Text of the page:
OPPORTUNITIES don’t come much better for first-round AFL draftees.

When the league abruptly went into lockdown in late March, Cooper Stephens suddenly became the one-on-one training partner of club captain Joel Selwood.

Cooper would be the envy of many aspiring young players across the league, finding himself with the chance to learn from a 296-game, three-time Premiership player.

It’s not a fact that has missed the pick 16 in last year's National Draft.

02:58 Mins
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Mentors: Selwood and Stephens

Learn how Joel Selwood has been helping develop Cooper Stephens. Proudly presented by Deakin.

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“It’s been awesome, you can’t really pick a better role model or person to pick the brain of,” Stephens says.

“I trained with him probably six or seven times throughout the eight weeks, so it was really good.”

Stephens knows he has a lot to learn from his captain and has grabbed the opportunity with both hands.

“Position wise we’re very similar so kind of that inside midfielder, so learning from his techniques and running patterns and also the way you can manipulate and impact games at certain times as a captain is really inspirational.

"Especially the other boys with Paddy (Dangerfield) and Mitch Duncan in the midfield as well… the experience and knowledge that I can gain through them without even playing an AFL game has been really good.

Selwood for his part enjoyed the youthful energy Stephens brings to the training track.

“He’s a great runner so he was there to be my bunny a bit. I just had to keep trying to catch him,” Selwood says.

“For me it was just trying to work on little things that will help his game, short kicking I think will be crucial with the position that he plays and the role that he plays.

"Clean hands and working on what’s going to happen in the game now, so talking through when you’re playing on players in particular parts of the ground, how you would best play them (is important too).”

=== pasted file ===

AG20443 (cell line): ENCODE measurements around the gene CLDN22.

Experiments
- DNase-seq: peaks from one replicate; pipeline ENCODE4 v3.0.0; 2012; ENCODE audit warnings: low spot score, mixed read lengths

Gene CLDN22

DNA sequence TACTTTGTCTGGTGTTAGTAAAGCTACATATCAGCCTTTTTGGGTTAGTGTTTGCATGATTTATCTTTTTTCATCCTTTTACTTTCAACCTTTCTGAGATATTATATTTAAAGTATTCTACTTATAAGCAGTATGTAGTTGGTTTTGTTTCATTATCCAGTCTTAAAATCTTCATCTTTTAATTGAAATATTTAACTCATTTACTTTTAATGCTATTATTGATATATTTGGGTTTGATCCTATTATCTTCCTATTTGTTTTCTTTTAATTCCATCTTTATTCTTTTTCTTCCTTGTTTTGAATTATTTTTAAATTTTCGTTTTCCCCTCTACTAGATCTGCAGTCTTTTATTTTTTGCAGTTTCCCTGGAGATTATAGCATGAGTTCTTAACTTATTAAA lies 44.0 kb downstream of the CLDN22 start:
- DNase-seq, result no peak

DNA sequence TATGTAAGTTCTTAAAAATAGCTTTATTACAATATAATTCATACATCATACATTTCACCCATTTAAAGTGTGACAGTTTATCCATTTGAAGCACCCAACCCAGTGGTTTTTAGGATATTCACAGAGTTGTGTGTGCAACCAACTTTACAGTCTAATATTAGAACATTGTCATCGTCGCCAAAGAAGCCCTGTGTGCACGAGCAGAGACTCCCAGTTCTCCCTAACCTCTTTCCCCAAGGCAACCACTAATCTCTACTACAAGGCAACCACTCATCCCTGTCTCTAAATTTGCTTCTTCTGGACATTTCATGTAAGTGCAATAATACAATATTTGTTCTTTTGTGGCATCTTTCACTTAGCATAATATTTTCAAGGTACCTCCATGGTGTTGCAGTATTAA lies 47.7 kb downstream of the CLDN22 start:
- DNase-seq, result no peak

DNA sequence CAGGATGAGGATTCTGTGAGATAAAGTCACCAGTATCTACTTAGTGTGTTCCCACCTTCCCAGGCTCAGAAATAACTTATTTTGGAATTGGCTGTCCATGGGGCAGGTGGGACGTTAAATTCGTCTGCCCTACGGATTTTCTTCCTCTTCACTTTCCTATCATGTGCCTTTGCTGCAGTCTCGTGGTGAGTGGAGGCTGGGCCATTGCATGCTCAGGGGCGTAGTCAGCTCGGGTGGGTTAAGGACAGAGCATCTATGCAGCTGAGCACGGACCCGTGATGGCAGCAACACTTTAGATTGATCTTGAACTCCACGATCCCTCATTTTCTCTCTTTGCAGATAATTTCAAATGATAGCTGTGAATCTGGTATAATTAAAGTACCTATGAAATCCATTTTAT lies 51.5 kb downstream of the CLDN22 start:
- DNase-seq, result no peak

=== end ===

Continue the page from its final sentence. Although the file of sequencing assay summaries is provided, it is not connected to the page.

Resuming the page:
Selwood is more than happy to pass on his wealth of knowledge, having been offered the same experience as he learned the ropes as an eager young Cat.

“When I got to the footy club we learned off the older guys back then that the way to find respect is to help each other on the way through, that’s basically where it’s come from,” he says.

“I’ve played with a hell of a lot of good players… now it’s my turn to do that along with the rest of the guys here so the footy club’s in a better place when we leave it."

Stephens is a player earmarked to help lead that next generation of Cats, taken with one of Geelong’s two prized first-round selections in the 2019 National Draft.

Selwood sees plenty of strong qualities in Stephens’ character that will help him make the adjustments required to play at the top level of the sport.

“Cooper is a self-motivator which I really like. He’ll get up and want to get to work. He reaches out which is really important, it can’t be just a one-way thing,” he says.

“He’s a great listener, a thinker of the game and he’s got a bug to be the best possible player he can be.

“He’s really easy to work with, I love the way he loves the game.”

Stephens could be loving the game at AFL level sooner rather than later if you ask his captain. 

“I think that he’s more ready than he probably thinks he is to step up to that AFL level,” Selwood says.

“We’ll need him at some stage throughout the year so preparing him to feel as comfortable as possible is the key right now.”

Stephens is ready to work hard to make that dream a reality.

“With the short turnarounds now, I don’t think anyone is going to be gifted a game so I’m just going to keep working hard and keep trying to learn as much as I can and increase my knowledge so just trying to earn that game is the goal.”